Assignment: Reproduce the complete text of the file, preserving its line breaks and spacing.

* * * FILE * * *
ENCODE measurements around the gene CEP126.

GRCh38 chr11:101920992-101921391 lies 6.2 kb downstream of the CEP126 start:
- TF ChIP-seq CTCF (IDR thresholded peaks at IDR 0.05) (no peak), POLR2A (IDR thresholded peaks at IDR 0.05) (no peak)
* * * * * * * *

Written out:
ENCODE measurements around the gene CEP126.

GRCh38 chr11:101920992-101921391 lies 6.2 kb downstream of the CEP126 start:
- TF ChIP-seq CTCF (IDR thresholded peaks at IDR 0.05) (no peak), POLR2A (IDR thresholded peaks at IDR 0.05) (no peak)